Lab could aid heart attack survival rate

Norfolk's biggest hospital could become the first in the region to offer a ground-breaking heart procedure which could save hundreds of lives - if funds can be raised to open a second angioplasty suite.

Norfolk's biggest hospital could become the first in the region to offer a ground-breaking heart procedure which could save hundreds of lives - if funds can be raised to open a second angioplasty suite.

If the Norfolk and Norwich University Hospital can find the extra £400,000 it needs to open a second catheter laboratory it could consider introducing a direct primary angioplasty service, which would see patients receive fast-track treatment to re-open their arteries.

No hospital in the region currently operates such a service which has been found to significantly increase the chance of surviving a heart attack.

Yesterday, it emerged that under 3per cent of patients treated with direct primary angioplasty at Harefield Hospital in Middlesex had died after 30 days. But of those patients taken first to a general hospital before referral to the specialist heart centre, more than 10 per cent died.

The results were presented at a British Cardiovascular Society Conference and hailed by experts as “quite remarkable”.

Once taken to Harefield the patients were treated and their blood flow restored within an average of 24 minutes of arrival, limiting damage to the heart.

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Dr Leisa Freeman, consultant cardiologist and clinical director of cardiology at the N&N, said: “At the moment nowhere in East Anglia offers this primary angioplasty service. If we can open the second lab we could look into delivering this service.”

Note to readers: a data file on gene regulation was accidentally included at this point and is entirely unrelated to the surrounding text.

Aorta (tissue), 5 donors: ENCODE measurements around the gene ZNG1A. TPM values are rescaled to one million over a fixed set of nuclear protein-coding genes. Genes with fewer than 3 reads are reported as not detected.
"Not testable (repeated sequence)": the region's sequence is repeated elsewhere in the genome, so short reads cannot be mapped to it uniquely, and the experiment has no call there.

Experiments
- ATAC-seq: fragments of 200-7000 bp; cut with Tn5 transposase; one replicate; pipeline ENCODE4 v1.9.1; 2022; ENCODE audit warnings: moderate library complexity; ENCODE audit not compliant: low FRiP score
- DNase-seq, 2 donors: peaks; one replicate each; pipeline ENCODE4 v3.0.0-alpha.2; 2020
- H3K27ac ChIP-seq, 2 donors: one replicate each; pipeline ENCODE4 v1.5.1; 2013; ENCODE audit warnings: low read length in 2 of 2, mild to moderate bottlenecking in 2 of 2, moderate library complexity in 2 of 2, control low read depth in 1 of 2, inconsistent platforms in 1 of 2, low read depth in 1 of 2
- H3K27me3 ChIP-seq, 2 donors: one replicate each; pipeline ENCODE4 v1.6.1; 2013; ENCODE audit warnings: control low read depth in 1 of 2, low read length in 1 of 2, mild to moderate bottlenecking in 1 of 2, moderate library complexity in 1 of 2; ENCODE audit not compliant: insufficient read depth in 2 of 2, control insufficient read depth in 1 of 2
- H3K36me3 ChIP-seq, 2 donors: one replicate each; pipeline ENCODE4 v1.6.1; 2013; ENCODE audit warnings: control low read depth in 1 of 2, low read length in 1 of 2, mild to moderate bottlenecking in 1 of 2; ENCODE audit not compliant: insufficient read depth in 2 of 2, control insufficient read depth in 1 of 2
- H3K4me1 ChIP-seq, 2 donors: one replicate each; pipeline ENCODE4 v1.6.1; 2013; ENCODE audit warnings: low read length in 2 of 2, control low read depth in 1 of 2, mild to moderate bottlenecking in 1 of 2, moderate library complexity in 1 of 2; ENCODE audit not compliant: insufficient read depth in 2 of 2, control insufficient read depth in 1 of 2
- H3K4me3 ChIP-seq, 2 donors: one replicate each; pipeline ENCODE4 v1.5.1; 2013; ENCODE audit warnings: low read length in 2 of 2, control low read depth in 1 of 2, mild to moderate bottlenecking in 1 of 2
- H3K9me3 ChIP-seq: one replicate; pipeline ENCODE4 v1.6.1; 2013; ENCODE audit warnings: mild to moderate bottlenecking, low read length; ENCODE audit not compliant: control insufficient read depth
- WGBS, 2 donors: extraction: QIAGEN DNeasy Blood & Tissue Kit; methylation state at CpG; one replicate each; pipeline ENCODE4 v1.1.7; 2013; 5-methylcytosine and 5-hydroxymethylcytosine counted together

Dr Liam Hughes, consultant cardiologist at the N&N, said the hospital would like to consider introducing the service. But he said most hospitals which offer direct primary angioplasty are in large cities where there are teams of specialists on hand to man the service 24 hours a day.

“We would like to move towards providing this sort of heart attack service during the week, during normal working hours,” he said.

“It would not be 24 hours a day because there would not be enough staff, but for certain patients it would undoubtedly be a possibility.”

If the hospital can raise the extra £400,000 to open the second laboratory, it would enable it to more than double the number of angioplasty treatments it currently undertakes, and would also mean that only a handful of patients would have to make the 80-mile journey to Papworth Hospital, near Cambridge, for the procedure.

The suite will cost £2.7m, with £1.7m already pledged by the N&N. But the remaining £1m will have to come from public donation and so far £600,000 has been handed over to the Balloons4Hearts appeal.

Dr Hughes is planning to raise money by rowing with a team of five across the North Sea from the Hoek of Holland to Southwold at the start of July. The group is appealing for sponsorship and anyone who can help can visit www.balloons4hearts.co.uk. Cheques for the appeal should be made payable to Norfolk Heart Trust and sent to 215 Unthank Road, Norwich NR2 2PH, or call Claire Hughes on 01953 603777.

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